Vaccines Delayed are Vaccines Denied | Daily News

Vaccines Delayed are Vaccines Denied

“Vaccine equity is the challenge of our time,” Tedros Adhanom Ghebreyesus, Director-General of the World Health Organisation (WHO), told a recent gathering in his opening remarks. “And we are failing” he said.

Earlier, the G7 leaders wrote a letter of support declaring that wealthier countries should pay the cost to vaccinate low and middle income countries.

The United States announced that it would donate 500 million doses of the Pfizer and Moderna vaccines to the COVAX programme to supply COVID vaccine doses to countries in need. In addition, several countries pledged support to a waiver to Intellectual Property (IP) restrictions, which could allow countries to produce the vaccine(s) generically to amplify production and supply.

While these are essential steps in the right direction, a global system in which poor countries are unable to develop and produce their own vaccines to match their demand is not sustainable, particularly when they face potential future pandemics.

Global vaccine equity

Stringent measures, with global solidarity and commitment to build global vaccine equity and ensure that the last person gets the vaccine in rich and poor countries alike before the next global health crisis hits is the need of the hour. This is a time when internationalism should win over nationalism, and globalism will work better than localism.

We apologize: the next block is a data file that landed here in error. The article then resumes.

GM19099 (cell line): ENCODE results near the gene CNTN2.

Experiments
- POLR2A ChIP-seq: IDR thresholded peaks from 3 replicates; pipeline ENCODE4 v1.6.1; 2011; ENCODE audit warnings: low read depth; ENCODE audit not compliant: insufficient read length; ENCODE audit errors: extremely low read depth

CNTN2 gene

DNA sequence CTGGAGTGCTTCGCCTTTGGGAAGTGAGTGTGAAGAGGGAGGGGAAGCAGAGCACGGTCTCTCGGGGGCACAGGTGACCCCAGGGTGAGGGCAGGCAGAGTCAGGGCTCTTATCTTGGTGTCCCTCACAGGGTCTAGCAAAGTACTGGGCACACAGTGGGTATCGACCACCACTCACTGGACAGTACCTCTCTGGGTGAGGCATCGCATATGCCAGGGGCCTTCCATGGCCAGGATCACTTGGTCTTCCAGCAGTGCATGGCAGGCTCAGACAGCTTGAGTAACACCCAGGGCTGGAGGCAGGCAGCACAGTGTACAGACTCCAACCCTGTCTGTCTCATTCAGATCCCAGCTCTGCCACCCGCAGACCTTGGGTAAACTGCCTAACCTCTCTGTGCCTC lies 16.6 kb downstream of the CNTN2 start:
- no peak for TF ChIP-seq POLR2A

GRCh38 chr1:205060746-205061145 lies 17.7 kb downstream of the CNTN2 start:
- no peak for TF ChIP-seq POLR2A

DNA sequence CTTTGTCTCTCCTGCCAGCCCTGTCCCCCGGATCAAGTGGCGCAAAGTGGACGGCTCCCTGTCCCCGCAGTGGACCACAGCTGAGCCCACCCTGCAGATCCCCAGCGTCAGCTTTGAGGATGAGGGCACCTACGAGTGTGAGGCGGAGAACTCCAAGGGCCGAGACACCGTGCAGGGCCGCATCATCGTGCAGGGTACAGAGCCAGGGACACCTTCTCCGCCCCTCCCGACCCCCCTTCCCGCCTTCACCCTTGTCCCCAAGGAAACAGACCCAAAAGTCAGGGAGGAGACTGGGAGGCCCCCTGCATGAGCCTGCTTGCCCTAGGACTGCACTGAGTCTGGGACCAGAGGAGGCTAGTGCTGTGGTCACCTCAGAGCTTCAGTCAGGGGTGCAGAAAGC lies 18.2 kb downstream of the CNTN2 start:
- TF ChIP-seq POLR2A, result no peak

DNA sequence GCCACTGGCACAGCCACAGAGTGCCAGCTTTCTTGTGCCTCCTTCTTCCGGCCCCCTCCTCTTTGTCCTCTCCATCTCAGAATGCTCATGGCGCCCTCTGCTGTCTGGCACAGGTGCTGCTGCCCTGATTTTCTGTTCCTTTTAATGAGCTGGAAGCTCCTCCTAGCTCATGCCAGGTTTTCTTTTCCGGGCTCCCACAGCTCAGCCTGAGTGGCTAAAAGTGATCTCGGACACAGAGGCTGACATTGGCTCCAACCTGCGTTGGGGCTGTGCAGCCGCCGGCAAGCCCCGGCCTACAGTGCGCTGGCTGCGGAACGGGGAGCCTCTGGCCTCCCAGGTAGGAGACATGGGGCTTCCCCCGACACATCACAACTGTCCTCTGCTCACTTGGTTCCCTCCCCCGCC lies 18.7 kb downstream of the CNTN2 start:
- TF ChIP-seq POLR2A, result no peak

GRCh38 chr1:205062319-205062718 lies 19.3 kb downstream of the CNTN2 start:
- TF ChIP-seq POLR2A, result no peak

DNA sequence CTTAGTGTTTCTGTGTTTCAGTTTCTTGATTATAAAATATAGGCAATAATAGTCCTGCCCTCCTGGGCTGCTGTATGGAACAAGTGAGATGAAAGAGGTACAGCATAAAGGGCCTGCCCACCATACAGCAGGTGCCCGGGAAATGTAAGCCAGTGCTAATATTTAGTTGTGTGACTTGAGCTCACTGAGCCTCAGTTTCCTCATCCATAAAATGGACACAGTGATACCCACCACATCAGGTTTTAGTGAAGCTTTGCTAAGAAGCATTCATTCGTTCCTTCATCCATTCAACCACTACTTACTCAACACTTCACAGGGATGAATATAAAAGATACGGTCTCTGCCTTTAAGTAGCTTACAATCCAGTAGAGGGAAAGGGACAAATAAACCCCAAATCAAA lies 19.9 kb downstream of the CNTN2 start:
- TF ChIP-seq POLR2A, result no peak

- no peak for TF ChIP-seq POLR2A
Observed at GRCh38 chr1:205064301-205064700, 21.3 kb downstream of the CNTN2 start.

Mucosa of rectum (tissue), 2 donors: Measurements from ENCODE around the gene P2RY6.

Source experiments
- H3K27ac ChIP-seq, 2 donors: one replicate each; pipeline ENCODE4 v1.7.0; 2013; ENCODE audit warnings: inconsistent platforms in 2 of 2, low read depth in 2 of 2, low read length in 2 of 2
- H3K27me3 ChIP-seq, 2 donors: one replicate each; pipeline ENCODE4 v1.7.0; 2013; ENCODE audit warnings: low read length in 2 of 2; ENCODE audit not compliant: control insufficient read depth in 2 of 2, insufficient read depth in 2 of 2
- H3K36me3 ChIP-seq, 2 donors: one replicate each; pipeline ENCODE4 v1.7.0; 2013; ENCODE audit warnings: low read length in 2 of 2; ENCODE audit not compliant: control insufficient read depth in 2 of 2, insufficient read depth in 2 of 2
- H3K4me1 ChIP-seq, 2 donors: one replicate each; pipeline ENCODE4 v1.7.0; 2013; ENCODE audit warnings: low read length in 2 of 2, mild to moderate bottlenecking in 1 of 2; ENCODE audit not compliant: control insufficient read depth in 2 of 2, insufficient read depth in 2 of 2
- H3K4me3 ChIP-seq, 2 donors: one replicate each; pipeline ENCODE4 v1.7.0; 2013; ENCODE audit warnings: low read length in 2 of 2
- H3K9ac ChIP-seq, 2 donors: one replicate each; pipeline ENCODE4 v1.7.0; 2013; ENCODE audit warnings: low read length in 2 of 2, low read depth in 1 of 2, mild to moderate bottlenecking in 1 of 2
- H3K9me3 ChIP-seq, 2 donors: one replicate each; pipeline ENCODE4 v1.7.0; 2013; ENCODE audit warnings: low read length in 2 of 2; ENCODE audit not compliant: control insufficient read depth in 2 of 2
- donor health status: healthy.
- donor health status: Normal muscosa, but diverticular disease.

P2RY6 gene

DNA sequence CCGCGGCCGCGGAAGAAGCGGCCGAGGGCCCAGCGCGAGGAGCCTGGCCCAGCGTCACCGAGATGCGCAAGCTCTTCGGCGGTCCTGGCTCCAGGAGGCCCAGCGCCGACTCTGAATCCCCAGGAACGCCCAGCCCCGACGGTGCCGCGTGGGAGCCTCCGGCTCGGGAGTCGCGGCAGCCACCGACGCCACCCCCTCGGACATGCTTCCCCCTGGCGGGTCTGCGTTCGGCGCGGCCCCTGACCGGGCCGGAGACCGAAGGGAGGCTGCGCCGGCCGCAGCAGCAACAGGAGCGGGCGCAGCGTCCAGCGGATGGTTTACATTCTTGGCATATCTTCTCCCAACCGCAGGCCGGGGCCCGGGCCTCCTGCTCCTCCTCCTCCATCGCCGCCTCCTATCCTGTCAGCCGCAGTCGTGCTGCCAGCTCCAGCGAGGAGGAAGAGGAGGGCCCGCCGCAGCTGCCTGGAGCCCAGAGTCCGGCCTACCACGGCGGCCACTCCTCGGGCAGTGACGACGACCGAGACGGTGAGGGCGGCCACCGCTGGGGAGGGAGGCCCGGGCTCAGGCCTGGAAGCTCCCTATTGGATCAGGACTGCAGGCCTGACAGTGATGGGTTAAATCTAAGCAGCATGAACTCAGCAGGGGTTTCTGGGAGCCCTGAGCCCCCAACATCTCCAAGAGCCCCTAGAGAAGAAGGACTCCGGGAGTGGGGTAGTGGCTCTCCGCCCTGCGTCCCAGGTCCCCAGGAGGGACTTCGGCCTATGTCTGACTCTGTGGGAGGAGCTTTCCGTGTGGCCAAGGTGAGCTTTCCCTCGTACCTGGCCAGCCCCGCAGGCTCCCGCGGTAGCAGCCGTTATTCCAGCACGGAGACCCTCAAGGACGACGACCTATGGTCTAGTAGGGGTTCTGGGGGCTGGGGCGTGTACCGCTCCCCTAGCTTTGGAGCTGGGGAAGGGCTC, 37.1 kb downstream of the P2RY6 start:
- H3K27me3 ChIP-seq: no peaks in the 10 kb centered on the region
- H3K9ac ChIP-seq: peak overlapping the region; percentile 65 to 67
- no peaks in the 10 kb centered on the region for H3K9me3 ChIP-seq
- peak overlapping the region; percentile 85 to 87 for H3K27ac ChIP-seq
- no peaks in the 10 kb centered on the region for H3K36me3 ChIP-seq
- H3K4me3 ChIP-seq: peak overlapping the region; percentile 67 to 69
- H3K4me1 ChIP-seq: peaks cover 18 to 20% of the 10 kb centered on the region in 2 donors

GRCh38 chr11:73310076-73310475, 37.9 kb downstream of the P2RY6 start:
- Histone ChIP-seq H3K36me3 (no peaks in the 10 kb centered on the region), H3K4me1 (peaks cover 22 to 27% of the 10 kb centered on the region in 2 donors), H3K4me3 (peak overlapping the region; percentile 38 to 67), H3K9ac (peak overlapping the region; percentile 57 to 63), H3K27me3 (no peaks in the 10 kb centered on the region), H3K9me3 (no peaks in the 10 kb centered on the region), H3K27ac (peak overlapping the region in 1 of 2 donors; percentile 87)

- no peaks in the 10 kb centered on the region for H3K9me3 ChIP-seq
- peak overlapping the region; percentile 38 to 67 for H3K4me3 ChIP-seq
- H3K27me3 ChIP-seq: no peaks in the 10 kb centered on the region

Globally, indiscriminate inequity exists in the procurement and distribution of vaccines, which has hit the developing countries in Asia and Africa the most. According to the World Health Organisation, among the 832 million vaccine doses that have been administered so far, 82 per cent have gone to high- or upper-middle-income countries, while only 0.2 per cent have been shipped to low-income countries in Asia, Latin America and Africa.

According to a United Nations (UN) report, in high-income countries alone, 1 in 4 people have been vaccinated, a ratio that drops precipitously to just 1 in 500 in low-income countries.

This inequitable vaccine access is rooted in the power, influence and the control of the few rich countries who have determined vaccine allocation. Early on, despite COVAX’s commitment to vaccinate the world’s population, Western countries developed vaccines separately, in bulk, more than what was necessary, hoarded and vaccinated nearly everyone, including their young people (12-17 age group), who are considered much less at risk.

Citizens of low income countries faced a severe shortage of vaccines, even those who were at risk for COVID-19. As a result, many countries have been left behind in the vaccine race.

In the Global South, countries have welcomed and celebrated the ‘noble’ decision of rich countries to donate overstocked vaccines. However, we must take a step back to understand why countries need donations in the first place.

COVID pandemic

Our struggle to access vaccines is not a consequence of our present shortcomings but of our long histories - many of which are burdened with the legacy of violent colonialism. If poor countries need to rely on donated vaccines, it’s a sign that the global health system is not working. Global Health has failed in this global COVID pandemic.